We both come with long histories
of doing things on our own.
All of a sudden one cannot do things
the way they have always been done.
And our weaknesses are seen by another person,
ones we may not of known were there.
So it is.
As my friend told me just before I went down to
NJ for the first time to see Mr. Husband
and his world here:
marriage will be better and harder than you think.

Our icon corner in our
Mr. Husband loves very much the
Feast of the Annunciation
and it was a joy to have it with him in our
far-away church.

The birthday cake is above;
it was a success - our far-away church loved it!
I loved our suite.
So simple, with great sunlight and uncluttered.

Super cute small kitchen!
Something we are still working on is
how to best use the space in our own
With all the traveling on Sunday that we do
in our far-away church
and Mr. Husband's work and other demands
we are always short on time
and are both wishing for better.

And I've been sick almost constantly in some form
since mid-February and that
is difficult.

Yet there is great beauty.
From the prologue:
Gabriel appeared in all of his angelic brightness and saluted her: "Rejoice, highly favored one! The Lord is with you" (St. Luke 1:28), and the rest in order as it is written in the Gospel of the saintly Luke. With this angelic annunciation and the descent of the Holy Spirit upon the Virgin, the salvation of mankind and restoration of all creation began. The history of the New Testament was opened by the words of the Archangel Gabriel: "Rejoice, highly favored one" This is to imply that the New Testament was to signify joy to mankind and to all created things. It is from this that the Annunciation is considered not only a great feast, but a joyful feast as well.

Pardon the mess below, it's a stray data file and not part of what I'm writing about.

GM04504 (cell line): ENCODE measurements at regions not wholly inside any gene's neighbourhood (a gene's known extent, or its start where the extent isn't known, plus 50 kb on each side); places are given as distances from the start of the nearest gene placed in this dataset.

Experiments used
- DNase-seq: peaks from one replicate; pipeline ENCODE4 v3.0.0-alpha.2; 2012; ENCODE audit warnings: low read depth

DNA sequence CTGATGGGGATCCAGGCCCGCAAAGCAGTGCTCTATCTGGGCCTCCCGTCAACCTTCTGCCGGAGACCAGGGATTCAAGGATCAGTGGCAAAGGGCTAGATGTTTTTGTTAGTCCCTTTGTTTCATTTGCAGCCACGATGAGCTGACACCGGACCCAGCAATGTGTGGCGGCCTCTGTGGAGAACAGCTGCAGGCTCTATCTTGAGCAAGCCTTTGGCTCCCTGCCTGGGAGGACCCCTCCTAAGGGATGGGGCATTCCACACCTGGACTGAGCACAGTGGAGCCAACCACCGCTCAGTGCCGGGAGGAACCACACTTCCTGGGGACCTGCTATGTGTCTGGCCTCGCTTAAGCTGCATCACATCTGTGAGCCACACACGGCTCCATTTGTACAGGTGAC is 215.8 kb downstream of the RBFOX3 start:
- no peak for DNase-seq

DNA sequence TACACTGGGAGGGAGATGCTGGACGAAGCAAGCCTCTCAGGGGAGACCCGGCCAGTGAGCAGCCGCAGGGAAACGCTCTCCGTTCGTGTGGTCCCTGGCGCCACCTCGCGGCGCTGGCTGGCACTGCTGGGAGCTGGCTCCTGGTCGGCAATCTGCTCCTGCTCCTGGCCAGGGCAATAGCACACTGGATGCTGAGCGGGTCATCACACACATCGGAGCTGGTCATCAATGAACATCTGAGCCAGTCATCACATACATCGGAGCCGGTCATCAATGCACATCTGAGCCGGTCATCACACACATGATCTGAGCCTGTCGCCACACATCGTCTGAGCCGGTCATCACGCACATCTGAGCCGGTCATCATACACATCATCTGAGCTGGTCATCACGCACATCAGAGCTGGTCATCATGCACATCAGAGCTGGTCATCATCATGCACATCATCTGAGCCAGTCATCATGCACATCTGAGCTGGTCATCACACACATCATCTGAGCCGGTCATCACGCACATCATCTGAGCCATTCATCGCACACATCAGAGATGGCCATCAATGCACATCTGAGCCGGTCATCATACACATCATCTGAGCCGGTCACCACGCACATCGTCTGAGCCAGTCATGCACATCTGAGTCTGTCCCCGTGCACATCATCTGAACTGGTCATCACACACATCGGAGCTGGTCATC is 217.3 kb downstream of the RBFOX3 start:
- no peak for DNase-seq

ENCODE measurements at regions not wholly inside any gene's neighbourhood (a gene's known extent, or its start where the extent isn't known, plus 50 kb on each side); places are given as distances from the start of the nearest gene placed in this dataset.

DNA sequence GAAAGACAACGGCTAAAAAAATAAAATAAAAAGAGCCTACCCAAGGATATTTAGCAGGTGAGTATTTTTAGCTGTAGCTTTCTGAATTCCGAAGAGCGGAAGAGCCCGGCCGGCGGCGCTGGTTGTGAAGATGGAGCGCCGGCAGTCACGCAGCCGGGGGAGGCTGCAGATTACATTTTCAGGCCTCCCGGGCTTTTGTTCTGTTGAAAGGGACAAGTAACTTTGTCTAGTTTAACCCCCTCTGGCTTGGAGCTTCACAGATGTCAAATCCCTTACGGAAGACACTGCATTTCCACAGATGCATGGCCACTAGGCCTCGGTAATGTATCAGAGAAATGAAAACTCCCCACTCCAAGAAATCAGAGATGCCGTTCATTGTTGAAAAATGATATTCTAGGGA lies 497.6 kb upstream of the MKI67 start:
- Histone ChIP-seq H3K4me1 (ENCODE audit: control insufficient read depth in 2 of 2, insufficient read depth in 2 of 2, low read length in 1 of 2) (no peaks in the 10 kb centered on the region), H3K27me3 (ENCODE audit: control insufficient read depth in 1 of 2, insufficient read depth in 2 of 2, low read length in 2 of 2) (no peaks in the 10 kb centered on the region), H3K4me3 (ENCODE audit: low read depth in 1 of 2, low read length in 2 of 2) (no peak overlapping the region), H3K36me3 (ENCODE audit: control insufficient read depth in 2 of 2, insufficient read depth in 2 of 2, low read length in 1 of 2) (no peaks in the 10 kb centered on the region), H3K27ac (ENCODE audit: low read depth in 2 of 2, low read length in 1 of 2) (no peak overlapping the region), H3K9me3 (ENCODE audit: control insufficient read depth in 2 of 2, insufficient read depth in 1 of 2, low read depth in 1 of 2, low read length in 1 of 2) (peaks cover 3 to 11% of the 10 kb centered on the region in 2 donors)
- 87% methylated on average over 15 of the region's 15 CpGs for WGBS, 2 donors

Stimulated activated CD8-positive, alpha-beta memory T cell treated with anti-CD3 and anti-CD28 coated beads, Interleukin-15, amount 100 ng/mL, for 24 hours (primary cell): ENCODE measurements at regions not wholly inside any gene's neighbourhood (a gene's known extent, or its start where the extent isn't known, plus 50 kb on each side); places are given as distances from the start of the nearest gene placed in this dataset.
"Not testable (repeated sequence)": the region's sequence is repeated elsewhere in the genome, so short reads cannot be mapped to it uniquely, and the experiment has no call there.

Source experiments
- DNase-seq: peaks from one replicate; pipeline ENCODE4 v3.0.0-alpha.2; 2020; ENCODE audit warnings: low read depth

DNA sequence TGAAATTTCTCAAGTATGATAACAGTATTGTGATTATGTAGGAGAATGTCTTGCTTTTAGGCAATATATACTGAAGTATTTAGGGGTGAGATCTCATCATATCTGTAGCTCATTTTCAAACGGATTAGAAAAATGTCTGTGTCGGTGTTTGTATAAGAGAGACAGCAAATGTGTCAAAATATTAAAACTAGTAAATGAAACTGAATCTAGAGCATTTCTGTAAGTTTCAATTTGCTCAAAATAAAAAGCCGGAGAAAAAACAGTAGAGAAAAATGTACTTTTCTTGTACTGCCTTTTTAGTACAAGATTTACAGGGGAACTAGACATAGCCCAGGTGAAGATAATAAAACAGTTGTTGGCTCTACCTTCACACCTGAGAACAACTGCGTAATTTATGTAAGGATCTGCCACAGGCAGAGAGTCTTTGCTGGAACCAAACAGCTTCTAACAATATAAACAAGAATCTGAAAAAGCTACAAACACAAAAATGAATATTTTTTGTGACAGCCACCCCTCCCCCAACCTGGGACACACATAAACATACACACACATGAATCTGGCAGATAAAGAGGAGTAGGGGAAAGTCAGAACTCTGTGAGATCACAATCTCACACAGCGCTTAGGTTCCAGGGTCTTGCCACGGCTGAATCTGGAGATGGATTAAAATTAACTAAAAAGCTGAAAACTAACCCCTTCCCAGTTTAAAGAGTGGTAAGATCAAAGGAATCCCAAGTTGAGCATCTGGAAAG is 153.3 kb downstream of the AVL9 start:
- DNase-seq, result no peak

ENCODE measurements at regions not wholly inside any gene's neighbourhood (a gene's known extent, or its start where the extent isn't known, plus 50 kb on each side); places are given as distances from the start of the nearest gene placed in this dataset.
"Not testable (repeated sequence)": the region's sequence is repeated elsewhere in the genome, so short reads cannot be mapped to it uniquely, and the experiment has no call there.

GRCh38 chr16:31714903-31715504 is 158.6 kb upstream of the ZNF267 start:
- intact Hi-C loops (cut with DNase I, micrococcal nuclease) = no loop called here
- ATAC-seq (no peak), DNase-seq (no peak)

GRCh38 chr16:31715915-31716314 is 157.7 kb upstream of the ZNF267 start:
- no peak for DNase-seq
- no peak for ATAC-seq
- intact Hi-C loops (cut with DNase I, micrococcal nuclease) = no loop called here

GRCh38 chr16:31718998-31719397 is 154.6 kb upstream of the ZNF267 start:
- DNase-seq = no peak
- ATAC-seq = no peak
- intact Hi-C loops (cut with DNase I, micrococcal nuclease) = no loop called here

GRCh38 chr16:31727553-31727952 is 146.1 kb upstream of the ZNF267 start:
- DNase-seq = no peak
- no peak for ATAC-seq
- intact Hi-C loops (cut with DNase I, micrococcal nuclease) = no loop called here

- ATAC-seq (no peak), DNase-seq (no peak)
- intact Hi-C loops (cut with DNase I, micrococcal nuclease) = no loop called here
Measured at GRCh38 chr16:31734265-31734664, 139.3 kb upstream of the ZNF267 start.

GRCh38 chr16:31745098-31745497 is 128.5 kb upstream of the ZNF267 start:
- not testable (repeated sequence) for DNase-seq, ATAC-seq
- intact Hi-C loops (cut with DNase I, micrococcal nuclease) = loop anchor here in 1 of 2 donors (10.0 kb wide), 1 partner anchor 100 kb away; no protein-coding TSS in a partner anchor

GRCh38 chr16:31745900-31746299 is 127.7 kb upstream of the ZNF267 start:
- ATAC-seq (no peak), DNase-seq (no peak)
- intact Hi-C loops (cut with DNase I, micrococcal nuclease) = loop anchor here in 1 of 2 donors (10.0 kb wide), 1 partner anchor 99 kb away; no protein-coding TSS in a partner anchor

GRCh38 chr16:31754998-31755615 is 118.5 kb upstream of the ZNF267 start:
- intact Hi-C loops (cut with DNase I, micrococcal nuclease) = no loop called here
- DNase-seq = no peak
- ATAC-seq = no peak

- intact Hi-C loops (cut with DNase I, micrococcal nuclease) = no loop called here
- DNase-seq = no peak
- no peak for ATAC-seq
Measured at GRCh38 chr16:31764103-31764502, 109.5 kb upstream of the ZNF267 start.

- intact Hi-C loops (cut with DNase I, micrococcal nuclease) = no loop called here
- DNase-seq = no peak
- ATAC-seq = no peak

The Feast of the Holy Cross.
So beautiful.
We both had a joy-filled Sunday with
our-far away church.
I showed some my knitting baby blanket progress
and everyone loved the cake and it was a
really happy day.
Mr. Husband and I managed to go out to dinner
for the Feast.
I had this beautiful fish dinner
and Mr. Husband had a stew with clams and mussels
and it was very lovely.
Both of us are touched by the friendships we have
here and how people care for us.